How one company games Google News

A Los Angeles-based holding company with 44 news-related Web sites has been flooding Google News with spam and having success.

Note the second cluster of stories produced by a Google News search for "iTunes" yesterday afternoon. All of those Red Label News stories were basically the same: spammy SEO-keywords alongside Web ads.
Note the second cluster of stories produced by a Google News search for "iTunes" yesterday afternoon. All of those Red Label News stories were basically the same: spammy SEO-keywords alongside Web ads. Screenshot by Tom Krazit/CNET

Red Label News is not exactly a household name. But yesterday afternoon, it was one of the top news sources on Google News for stories about Apple's iTunes song previews.

How'd that happen? Red Label News, it appears, is a cleverly designed collection of links and headlines meant to game Google News rankings.

CNET stumbled upon Red Label News after doing one of the most basic Google searches: the vanity search. In this case, we were attempting to figure out how many news outlets were writing about Apple's decision to extend iTunes song previews to 90 seconds, news my colleague Greg Sandoval first reported in August and further revealed yesterday in a letter that was part of an effort to gain the upper hand in negotiations with small record labels.

The first Google News cluster was home to reports from some of the usual tech industry suspects: CNET, BetaNews, PC Magazine, and others grouped within the "all articles" section. But underneath that cluster was a second, more interesting grouping, comprised solely of stories from Red Label News all with slightly different headlines based around the iTunes news.

Upon clicking on any of the Red Label News stories, it became instantly clear that all of the stories were pure spam: ads from Google's AdSense and Amazon's affiliate program wrapped around barely cohesive sentences of SEO-friendly keywords along with a few links to other stories about the news.

With a little more digging, CNET has learned that Red Label News is just one of 44 news-related domains owned by a Los Angeles-based company called 70 Holdings, according to a WHOIS listing and a separate report from Domain Tools listing the various URLs owned by that company. Some of those sites are inactive, but others, like ElectronicTechNews.com, appear to be playing the same game of blending ads and SEO keywords with little to no usable content on the page.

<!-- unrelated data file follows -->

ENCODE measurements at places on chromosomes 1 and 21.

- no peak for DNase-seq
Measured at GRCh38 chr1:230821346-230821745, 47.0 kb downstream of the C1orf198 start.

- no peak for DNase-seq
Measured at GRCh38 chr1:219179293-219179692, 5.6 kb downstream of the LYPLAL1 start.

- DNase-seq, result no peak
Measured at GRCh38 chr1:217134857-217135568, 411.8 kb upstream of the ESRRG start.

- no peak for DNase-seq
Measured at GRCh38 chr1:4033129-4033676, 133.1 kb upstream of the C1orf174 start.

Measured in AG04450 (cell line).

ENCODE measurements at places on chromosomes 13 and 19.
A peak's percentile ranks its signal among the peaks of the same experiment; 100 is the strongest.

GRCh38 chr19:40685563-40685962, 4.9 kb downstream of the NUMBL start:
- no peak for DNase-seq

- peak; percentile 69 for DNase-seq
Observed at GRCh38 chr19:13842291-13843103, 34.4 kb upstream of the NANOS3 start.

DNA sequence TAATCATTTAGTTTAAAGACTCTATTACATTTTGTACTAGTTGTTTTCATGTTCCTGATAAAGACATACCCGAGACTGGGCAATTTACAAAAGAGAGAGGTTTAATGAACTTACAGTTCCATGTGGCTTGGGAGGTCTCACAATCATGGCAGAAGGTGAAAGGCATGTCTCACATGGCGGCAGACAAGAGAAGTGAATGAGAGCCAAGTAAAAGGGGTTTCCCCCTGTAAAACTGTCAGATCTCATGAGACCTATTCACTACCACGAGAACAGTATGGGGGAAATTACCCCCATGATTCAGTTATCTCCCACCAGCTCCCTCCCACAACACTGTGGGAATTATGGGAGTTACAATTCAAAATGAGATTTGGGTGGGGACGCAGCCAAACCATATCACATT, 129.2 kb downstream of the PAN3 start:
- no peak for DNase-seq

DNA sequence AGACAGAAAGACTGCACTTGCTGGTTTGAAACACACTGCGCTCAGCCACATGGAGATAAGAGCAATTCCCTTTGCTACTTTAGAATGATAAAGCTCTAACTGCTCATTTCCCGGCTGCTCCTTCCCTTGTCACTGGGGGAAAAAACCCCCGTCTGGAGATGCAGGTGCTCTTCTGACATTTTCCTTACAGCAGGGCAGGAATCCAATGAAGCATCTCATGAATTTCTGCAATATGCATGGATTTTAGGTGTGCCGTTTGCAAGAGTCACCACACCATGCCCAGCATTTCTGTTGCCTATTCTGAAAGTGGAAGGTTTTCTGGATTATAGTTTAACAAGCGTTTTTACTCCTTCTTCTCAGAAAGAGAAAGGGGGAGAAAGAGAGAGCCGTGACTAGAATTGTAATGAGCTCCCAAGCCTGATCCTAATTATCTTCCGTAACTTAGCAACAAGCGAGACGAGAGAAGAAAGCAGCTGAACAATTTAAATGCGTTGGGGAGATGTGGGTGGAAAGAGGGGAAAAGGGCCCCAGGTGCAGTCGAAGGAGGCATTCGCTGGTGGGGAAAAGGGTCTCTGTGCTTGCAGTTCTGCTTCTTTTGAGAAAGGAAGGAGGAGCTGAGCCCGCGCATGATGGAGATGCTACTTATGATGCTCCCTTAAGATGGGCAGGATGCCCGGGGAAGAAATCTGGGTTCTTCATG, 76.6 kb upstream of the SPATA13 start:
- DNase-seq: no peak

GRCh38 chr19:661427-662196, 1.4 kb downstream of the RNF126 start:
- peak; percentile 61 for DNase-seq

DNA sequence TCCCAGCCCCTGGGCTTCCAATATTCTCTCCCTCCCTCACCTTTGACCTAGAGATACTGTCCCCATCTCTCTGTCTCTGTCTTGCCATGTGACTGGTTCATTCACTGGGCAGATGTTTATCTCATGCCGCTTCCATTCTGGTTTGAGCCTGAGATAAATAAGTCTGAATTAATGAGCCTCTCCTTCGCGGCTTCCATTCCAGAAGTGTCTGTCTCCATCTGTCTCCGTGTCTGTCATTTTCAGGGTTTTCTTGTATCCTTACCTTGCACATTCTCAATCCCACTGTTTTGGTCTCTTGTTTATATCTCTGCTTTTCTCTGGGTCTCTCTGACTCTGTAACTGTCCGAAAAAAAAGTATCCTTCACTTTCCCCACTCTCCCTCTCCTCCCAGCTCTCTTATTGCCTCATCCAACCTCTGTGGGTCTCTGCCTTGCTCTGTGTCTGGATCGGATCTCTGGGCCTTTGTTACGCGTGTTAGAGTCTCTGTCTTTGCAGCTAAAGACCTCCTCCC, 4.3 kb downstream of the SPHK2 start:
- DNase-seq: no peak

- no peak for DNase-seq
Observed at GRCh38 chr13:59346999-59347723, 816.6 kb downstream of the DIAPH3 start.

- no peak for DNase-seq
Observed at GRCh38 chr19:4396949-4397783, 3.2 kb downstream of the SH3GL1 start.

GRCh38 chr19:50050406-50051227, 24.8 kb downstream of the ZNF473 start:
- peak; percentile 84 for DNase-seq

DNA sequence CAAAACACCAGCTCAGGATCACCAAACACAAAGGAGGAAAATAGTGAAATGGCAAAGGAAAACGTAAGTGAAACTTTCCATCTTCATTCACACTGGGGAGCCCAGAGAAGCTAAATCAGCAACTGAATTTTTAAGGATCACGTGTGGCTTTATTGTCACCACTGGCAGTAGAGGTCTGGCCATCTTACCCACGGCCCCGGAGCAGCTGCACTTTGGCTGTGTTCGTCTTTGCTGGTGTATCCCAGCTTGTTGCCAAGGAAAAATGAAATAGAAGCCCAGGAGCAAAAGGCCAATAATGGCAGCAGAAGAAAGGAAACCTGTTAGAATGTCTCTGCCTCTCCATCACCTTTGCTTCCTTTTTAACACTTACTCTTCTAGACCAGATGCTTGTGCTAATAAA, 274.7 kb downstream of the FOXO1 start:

For example, one of the Red Label News stories supposedly about the iTunes song previews (linked here but may not last the day) began by saying this:

If you are trying to find the hottest Apple sales at locations like Best Buy or Amazon.com you are at the best website. The Sales season is upon us and now is the best time to buy Apple at major department stores--there are gigantic bargains at all major retailers on the most popular electronics of the year. We have put together the latest news, sales & info here so that you won't need to spend countless hours looking for the hottest Apple sale around.

An example of a Red Label News "story" on Apple's iTunes song preview changes. (Click for larger image.)
An example of a Red Label News "story" on Apple's iTunes song preview changes. (Click for larger image.) Screenshot by Tom Krazit/CNET

The story then went on to link to a PC World report about the song previews with a three-sentence blurb lifted from that report. Another 70 Holdings site, Electronic Tech News--a name under which one might expect to find electronic tech news--ran several "stories" on Monday before Election Day on the California gubernatorial race and the state's proposition on legalizing marijuana, hot search topics as election results started to come in Tuesday night.

70 Holdings' strategy exposes a hole in Google News: its inability to quickly detect these types of spammers in the first few hours after a breaking news event or a search term begins to spike on Google Trends. This creates an opening for companies like 70 Holdings to create ephemeral content in hopes of enticing clicks and ad impressions on that content simply because it ranked among the highest--and supposedly most trustworthy--results on Google News. Building a long-term news brand isn't exactly the goal here.